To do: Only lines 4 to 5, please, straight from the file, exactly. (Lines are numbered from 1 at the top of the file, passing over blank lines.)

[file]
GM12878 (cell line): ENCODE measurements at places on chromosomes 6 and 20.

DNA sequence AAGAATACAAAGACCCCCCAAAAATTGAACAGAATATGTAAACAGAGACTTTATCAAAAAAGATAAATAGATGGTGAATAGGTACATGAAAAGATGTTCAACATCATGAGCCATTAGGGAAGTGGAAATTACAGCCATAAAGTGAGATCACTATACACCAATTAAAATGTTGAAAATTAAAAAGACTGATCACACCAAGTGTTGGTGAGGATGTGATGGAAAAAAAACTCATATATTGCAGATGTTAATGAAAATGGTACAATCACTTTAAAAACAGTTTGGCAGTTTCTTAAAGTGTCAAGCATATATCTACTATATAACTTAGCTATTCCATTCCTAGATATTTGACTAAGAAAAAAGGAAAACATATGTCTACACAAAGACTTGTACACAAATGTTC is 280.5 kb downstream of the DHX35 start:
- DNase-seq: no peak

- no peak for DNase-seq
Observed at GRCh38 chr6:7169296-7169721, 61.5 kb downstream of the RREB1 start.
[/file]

- no peak for DNase-seq
Observed at GRCh38 chr6:7169296-7169721, 61.5 kb downstream of the RREB1 start.